. This suited up formal approach of commercial banks where one has to go through a number of form-filling and there by intimidating experience for an illiterate/semi-literate rural villager. This is in stark contrast with cooperative banks where a native villager will not feel out of place when a familiar face from his locality provides the essential warmth of friendship and trust because cooperative societies are a people’s initiative.

A 2013 Reserve Banks Study reveals the depth and breadth of cooperative banks’ popular base. The study underscores the fact that poor in Kerala depend on cooperative banks than on commercial banks for their financial needs. The study finds that the procedural delay to get loans and cumbersome processing keeps laymen away from commercial banks and thus suggests simplifying and reorienting it in such as way the banks become accessible to the poor and marginalized.

Cooperative sector in Kerala is not limited to credit societies. There is a strong presence of cooperative societies in agriculture, irrigation, marketing, processing, beedi, healthcare, hantex, handloom, kera-fed, Coir-fed, consumer-fed etc. Thus cooperative sector is a wide chain covering many aspects of social life in Kerala with the help and guidance from government. We should keep in mind that the fair price shops such as Neeti stores, Neethi gas are from cooperative sector. Most of these non-credit societies have their bank accounts with cooperative banks. If cooperative banks come to a halt then these multitudes of societies will also stop working and thus throwing the lives of lakhs of poor into distress. Thus, cooperative sector in Kerala can be considered as a popular movement touching daily lives of people.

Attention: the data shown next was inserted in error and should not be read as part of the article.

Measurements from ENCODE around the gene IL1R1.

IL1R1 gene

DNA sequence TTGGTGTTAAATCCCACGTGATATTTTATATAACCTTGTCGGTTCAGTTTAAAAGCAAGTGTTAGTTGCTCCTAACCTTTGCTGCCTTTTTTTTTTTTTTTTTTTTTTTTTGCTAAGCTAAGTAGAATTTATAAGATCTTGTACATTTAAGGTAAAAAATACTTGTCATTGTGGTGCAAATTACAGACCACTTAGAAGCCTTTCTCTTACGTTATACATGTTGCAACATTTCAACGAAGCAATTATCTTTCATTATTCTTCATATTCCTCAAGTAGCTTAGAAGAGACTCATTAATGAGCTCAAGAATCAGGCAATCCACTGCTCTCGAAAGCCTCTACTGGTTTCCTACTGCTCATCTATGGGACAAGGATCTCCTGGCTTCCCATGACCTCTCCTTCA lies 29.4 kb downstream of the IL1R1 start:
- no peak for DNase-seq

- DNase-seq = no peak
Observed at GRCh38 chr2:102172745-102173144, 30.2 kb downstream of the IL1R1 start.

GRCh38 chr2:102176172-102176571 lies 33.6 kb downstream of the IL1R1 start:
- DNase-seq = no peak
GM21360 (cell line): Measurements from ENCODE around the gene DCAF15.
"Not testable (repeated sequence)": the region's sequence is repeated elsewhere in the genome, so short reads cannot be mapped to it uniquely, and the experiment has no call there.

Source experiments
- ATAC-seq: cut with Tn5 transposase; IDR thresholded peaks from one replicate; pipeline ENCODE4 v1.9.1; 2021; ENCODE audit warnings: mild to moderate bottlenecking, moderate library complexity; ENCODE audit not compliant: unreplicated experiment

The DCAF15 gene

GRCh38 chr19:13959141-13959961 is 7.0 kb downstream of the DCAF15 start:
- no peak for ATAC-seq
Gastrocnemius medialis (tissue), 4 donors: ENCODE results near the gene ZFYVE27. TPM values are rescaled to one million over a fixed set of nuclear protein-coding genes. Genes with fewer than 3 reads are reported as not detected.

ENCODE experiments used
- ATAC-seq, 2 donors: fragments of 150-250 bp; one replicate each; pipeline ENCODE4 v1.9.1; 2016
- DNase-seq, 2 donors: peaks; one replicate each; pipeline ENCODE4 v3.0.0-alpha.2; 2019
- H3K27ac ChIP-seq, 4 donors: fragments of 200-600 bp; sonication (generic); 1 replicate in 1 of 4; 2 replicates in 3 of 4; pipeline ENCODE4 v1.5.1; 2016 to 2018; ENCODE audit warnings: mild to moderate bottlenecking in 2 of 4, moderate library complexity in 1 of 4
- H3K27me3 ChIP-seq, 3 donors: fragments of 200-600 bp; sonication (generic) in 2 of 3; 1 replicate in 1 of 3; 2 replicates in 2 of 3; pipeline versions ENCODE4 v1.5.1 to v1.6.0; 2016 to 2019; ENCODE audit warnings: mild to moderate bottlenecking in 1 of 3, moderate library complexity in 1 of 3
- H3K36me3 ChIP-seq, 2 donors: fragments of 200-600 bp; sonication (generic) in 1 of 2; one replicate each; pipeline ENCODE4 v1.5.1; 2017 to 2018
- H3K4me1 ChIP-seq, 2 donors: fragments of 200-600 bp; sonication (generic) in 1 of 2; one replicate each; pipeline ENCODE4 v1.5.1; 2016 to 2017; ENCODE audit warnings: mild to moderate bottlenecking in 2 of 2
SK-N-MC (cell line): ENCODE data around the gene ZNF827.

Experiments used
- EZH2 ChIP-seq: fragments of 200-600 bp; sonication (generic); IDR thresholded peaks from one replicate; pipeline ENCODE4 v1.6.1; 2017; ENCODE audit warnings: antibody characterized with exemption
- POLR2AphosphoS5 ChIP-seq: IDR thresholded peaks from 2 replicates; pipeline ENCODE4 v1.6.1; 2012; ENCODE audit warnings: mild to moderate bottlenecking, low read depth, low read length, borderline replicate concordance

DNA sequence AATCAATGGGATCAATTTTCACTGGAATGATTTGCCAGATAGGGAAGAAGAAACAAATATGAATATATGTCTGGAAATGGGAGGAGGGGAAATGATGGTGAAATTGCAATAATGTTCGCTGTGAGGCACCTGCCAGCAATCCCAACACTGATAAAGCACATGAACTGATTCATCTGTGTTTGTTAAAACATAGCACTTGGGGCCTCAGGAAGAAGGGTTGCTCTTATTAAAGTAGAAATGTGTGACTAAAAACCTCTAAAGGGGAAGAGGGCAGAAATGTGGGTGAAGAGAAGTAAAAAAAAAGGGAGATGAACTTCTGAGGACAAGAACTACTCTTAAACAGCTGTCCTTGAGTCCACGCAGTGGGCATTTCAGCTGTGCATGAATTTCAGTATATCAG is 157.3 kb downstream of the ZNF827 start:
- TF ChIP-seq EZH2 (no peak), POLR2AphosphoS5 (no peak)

Cooperative sector is regarded as a tool of democratic planning. The present central government is trying to dismantle cooperative sector, a legacy which was nurtured financially and guided by central and state governments.

People are hit hard due to ill-prepared Tuglaqian decision of prime minister to ban 86% of currency in circulation. Despite this grave situation cooperative banks were denied permission to exchange demonetized notes due to hidden agenda. Had they allowed cooperative banks to work normally it would have eased the suffering of people at least in states like Kerala where cooperative banks have extensive network.

We had witnessed how LDF government kept it election promise of giving social security pension at homes of the beneficiaries using cooperative banks within three months of coming to power. Disbursing 3,000 crore rupees to 37,00,000 people within a short span of time was made possible only because of the strength of cooperative banks and its extensive coverage in Kerala. Similarly, cooperative banks could have been put to use to ease the suffering of people caused by demonetization. Central government spoiled it.